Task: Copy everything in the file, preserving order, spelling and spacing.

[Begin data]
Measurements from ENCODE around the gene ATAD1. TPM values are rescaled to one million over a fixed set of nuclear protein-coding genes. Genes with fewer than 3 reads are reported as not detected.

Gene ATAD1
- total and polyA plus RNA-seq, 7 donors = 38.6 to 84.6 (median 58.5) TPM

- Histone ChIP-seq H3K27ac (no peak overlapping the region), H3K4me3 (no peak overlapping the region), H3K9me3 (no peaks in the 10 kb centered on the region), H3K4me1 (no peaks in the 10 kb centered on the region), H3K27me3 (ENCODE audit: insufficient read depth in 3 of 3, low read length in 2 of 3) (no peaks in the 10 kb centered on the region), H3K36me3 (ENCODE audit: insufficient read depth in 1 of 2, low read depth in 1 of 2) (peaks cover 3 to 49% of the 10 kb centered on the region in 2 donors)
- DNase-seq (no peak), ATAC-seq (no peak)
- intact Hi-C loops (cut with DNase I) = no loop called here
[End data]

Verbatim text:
Measurements from ENCODE around the gene ATAD1. TPM values are rescaled to one million over a fixed set of nuclear protein-coding genes. Genes with fewer than 3 reads are reported as not detected.

Gene ATAD1
- total and polyA plus RNA-seq, 7 donors = 38.6 to 84.6 (median 58.5) TPM

- Histone ChIP-seq H3K27ac (no peak overlapping the region), H3K4me3 (no peak overlapping the region), H3K9me3 (no peaks in the 10 kb centered on the region), H3K4me1 (no peaks in the 10 kb centered on the region), H3K27me3 (ENCODE audit: insufficient read depth in 3 of 3, low read length in 2 of 3) (no peaks in the 10 kb centered on the region), H3K36me3 (ENCODE audit: insufficient read depth in 1 of 2, low read depth in 1 of 2) (peaks cover 3 to 49% of the 10 kb centered on the region in 2 donors)
- DNase-seq (no peak), ATAC-seq (no peak)
- intact Hi-C loops (cut with DNase I) = no loop called here